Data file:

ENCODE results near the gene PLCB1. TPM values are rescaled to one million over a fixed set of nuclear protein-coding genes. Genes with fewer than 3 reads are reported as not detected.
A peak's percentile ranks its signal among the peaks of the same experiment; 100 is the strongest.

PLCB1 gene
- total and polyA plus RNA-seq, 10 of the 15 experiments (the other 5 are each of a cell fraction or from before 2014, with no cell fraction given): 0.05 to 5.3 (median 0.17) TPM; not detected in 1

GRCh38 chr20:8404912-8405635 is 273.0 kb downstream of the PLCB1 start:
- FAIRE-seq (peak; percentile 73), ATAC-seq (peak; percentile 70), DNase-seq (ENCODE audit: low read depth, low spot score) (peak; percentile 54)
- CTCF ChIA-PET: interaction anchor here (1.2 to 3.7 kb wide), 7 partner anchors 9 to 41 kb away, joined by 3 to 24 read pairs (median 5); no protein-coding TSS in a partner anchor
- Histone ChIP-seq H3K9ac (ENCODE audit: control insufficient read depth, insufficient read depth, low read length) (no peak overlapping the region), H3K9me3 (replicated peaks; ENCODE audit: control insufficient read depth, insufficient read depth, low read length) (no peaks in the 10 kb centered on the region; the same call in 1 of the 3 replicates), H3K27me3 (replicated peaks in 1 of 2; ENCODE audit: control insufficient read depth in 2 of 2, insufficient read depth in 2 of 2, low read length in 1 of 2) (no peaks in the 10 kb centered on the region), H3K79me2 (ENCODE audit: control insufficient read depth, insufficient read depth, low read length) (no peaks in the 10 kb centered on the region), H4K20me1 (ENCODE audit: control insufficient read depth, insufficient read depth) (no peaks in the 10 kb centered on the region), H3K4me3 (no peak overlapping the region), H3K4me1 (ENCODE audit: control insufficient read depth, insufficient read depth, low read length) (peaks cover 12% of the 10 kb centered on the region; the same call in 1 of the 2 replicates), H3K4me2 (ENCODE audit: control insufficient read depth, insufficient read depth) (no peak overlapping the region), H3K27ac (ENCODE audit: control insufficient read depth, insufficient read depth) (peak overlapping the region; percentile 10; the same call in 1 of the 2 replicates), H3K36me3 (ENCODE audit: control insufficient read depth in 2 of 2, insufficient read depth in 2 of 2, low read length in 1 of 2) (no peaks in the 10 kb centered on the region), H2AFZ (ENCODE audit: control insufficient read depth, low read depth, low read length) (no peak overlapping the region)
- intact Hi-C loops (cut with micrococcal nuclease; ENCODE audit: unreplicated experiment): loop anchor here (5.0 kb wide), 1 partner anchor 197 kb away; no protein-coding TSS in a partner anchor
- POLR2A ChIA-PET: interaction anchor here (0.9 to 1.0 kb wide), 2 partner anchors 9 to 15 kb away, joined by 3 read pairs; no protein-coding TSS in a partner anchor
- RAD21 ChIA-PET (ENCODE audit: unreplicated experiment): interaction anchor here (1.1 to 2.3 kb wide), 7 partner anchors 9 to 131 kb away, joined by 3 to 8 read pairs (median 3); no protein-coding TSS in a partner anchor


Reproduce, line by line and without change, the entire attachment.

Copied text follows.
ENCODE results near the gene PLCB1. TPM values are rescaled to one million over a fixed set of nuclear protein-coding genes. Genes with fewer than 3 reads are reported as not detected.
A peak's percentile ranks its signal among the peaks of the same experiment; 100 is the strongest.

PLCB1 gene
- total and polyA plus RNA-seq, 10 of the 15 experiments (the other 5 are each of a cell fraction or from before 2014, with no cell fraction given): 0.05 to 5.3 (median 0.17) TPM; not detected in 1

GRCh38 chr20:8404912-8405635 is 273.0 kb downstream of the PLCB1 start:
- FAIRE-seq (peak; percentile 73), ATAC-seq (peak; percentile 70), DNase-seq (ENCODE audit: low read depth, low spot score) (peak; percentile 54)
- CTCF ChIA-PET: interaction anchor here (1.2 to 3.7 kb wide), 7 partner anchors 9 to 41 kb away, joined by 3 to 24 read pairs (median 5); no protein-coding TSS in a partner anchor
- Histone ChIP-seq H3K9ac (ENCODE audit: control insufficient read depth, insufficient read depth, low read length) (no peak overlapping the region), H3K9me3 (replicated peaks; ENCODE audit: control insufficient read depth, insufficient read depth, low read length) (no peaks in the 10 kb centered on the region; the same call in 1 of the 3 replicates), H3K27me3 (replicated peaks in 1 of 2; ENCODE audit: control insufficient read depth in 2 of 2, insufficient read depth in 2 of 2, low read length in 1 of 2) (no peaks in the 10 kb centered on the region), H3K79me2 (ENCODE audit: control insufficient read depth, insufficient read depth, low read length) (no peaks in the 10 kb centered on the region), H4K20me1 (ENCODE audit: control insufficient read depth, insufficient read depth) (no peaks in the 10 kb centered on the region), H3K4me3 (no peak overlapping the region), H3K4me1 (ENCODE audit: control insufficient read depth, insufficient read depth, low read length) (peaks cover 12% of the 10 kb centered on the region; the same call in 1 of the 2 replicates), H3K4me2 (ENCODE audit: control insufficient read depth, insufficient read depth) (no peak overlapping the region), H3K27ac (ENCODE audit: control insufficient read depth, insufficient read depth) (peak overlapping the region; percentile 10; the same call in 1 of the 2 replicates), H3K36me3 (ENCODE audit: control insufficient read depth in 2 of 2, insufficient read depth in 2 of 2, low read length in 1 of 2) (no peaks in the 10 kb centered on the region), H2AFZ (ENCODE audit: control insufficient read depth, low read depth, low read length) (no peak overlapping the region)
- intact Hi-C loops (cut with micrococcal nuclease; ENCODE audit: unreplicated experiment): loop anchor here (5.0 kb wide), 1 partner anchor 197 kb away; no protein-coding TSS in a partner anchor
- POLR2A ChIA-PET: interaction anchor here (0.9 to 1.0 kb wide), 2 partner anchors 9 to 15 kb away, joined by 3 read pairs; no protein-coding TSS in a partner anchor
- RAD21 ChIA-PET (ENCODE audit: unreplicated experiment): interaction anchor here (1.1 to 2.3 kb wide), 7 partner anchors 9 to 131 kb away, joined by 3 to 8 read pairs (median 3); no protein-coding TSS in a partner anchor